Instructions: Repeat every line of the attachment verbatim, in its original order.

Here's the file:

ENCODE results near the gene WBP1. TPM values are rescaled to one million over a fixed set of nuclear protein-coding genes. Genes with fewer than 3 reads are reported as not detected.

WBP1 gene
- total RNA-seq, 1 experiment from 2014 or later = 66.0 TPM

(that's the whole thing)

ENCODE results near the gene WBP1. TPM values are rescaled to one million over a fixed set of nuclear protein-coding genes. Genes with fewer than 3 reads are reported as not detected.

WBP1 gene
- total RNA-seq, 1 experiment from 2014 or later = 66.0 TPM